Today I’m supposed to rant for The Challenge. But I’m going to use this as a chance to discuss what I wish someone would have told me ten years ago.
I wish someone would have interrupted my daily life and told me ten years ago that my free time was not as productive as it could be. That they would have kicked me off the couch every time I sat down to watch Dallas (the series) in its entirety. After a full day working in TV news and covering a story a few counties away then coming back to anchor a 5 p.m. newscast and b-rolling my package in between 5:30 and 6:00 p.m.—I just wanted to come home make dinner (or spend too much money going out to dinner at Mi Pueblito) and watch my favorite shows. Which at the time included the Bachelorette. I gave that up after Meredith’s season, and that’s a whole other rant entirely. I went to a speed networking event the other day and I was so ridiculously impressed by multiple 26-year-olds that had their degree, then an MBA or a JD, and had ventured across the ocean for some kind of philanthropic work while they were working for a Fortune 500 company, only to decide they wanted to become a yoga instructor and open their own studio. Again, all by 26 years old. I can’t even consider myself a late bloomer anymore. I’m almost 38 and those things are just probably not going to happen in my life. Ten years ago I wish someone would have told me pushing the pedal down on any of those things would not happen when you have a couple of young kids, without sacrificing your relationship with them. Which I won’t do.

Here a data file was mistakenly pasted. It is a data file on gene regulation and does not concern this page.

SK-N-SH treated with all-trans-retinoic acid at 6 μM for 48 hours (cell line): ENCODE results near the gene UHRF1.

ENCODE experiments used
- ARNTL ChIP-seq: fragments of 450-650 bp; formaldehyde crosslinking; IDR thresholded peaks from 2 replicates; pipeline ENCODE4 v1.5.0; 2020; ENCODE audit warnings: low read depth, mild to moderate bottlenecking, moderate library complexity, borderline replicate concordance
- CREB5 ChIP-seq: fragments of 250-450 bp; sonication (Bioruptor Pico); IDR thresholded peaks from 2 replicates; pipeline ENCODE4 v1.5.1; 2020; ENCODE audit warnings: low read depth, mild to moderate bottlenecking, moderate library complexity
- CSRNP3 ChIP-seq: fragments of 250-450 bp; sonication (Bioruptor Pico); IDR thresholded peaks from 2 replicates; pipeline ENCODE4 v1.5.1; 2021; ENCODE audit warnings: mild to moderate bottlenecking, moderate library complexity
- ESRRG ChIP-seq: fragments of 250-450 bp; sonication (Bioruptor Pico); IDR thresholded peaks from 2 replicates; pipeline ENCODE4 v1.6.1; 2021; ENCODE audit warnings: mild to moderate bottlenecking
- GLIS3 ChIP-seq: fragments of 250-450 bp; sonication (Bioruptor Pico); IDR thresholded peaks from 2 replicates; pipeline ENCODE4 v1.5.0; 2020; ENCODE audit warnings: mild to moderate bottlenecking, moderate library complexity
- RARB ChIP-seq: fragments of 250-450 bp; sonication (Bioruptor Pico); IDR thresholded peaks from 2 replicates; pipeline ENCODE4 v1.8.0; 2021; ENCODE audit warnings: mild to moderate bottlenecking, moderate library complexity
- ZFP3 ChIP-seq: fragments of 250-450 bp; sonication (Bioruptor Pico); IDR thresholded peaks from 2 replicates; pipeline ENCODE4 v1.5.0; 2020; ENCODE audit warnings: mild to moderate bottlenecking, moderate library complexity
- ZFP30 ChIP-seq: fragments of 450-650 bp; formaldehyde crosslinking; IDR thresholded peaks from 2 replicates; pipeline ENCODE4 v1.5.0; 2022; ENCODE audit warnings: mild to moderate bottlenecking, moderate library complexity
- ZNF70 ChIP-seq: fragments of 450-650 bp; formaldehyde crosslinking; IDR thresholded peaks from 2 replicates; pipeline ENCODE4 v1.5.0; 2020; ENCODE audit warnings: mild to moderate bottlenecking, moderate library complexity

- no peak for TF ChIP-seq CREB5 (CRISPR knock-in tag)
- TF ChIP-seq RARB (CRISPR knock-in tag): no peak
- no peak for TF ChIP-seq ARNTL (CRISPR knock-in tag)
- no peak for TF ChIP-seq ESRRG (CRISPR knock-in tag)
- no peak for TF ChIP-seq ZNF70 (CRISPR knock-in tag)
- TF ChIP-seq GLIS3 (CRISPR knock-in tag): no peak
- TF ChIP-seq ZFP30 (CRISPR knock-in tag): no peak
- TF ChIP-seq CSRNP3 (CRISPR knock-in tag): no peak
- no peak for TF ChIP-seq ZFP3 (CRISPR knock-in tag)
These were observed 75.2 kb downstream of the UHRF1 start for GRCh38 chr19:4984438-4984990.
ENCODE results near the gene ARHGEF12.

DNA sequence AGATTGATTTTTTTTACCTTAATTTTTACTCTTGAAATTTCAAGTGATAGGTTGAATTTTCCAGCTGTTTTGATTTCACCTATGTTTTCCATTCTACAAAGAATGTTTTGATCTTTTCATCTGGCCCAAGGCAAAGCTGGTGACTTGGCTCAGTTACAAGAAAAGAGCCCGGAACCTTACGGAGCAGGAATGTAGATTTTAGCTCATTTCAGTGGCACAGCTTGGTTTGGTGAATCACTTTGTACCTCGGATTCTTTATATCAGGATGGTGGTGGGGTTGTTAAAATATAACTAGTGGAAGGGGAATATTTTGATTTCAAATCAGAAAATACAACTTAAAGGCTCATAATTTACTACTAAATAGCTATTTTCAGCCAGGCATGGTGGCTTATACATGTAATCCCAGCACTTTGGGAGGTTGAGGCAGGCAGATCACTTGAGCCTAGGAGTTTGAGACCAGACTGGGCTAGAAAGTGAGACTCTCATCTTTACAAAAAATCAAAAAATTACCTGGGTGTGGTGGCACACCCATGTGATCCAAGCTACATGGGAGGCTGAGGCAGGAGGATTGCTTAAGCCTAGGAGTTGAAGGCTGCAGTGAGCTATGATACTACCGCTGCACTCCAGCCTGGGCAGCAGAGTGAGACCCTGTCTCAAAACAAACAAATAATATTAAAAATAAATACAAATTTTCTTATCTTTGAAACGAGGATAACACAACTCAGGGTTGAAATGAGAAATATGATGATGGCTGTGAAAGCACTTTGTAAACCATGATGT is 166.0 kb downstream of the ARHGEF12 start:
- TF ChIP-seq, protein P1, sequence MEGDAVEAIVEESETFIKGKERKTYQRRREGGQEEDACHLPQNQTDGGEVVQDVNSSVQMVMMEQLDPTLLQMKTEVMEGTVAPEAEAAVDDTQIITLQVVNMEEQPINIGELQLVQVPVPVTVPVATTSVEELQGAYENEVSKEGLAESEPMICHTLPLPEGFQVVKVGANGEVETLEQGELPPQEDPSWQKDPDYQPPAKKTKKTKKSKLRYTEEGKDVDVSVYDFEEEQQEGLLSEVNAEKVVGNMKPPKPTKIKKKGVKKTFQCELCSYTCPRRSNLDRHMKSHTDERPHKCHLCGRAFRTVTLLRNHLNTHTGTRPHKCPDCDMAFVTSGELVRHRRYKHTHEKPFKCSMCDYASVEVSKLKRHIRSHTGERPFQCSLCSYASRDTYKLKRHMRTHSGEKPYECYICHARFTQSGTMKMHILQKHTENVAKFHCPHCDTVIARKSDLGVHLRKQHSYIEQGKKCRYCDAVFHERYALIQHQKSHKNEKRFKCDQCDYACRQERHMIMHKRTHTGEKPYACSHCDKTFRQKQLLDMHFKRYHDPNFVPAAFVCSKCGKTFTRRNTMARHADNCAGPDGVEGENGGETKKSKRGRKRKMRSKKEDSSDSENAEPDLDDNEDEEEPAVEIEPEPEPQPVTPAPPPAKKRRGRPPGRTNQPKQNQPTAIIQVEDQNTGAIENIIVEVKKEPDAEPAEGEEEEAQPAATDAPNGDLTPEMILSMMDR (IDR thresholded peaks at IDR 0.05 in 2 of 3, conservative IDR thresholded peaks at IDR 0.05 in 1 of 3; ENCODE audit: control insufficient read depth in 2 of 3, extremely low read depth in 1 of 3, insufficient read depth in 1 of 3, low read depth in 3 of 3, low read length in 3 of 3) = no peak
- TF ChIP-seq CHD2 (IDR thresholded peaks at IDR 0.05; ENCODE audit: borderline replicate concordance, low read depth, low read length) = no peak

I wish someone would have told me ten years ago that the TV industry as I knew it was dying. That social media would be the informer of choice among those 30 and under in 2016. That we needed to start innovating right then to capture audience and revenue in a different way. I would have maybe made different decisions, gone a different direction, or worked with the few leaders in TV that actually GET what we need to do in the face of extinction with those under 30.
I wish someone would have told me ten years ago that I would not have my contract renewed for job I was passionate about in a community I care deeply about…. for no given reason at all. Maybe I would have come to terms with it a little more quickly.
I wish someone would have told me ten years ago that I needed to speed things up in my life. That I needed to embrace change more frequently because life is so short. I’ve seen two people I know die in the last couple of months, lives cut too short and unexpectedly, in the midst of transition and just beginning what would have been a powerful future.
Why can’t we envision the future? Why are we allowed to make mistakes? Is it because the learning process is so critical to reshaping who we are? Most likely, yes. We’re supposed to Fail Forward. I keep hearing this over and over again in leadership seminars I attend and other events. I get it. Why didn’t I just fail frequently early? I think I may have been better off for it.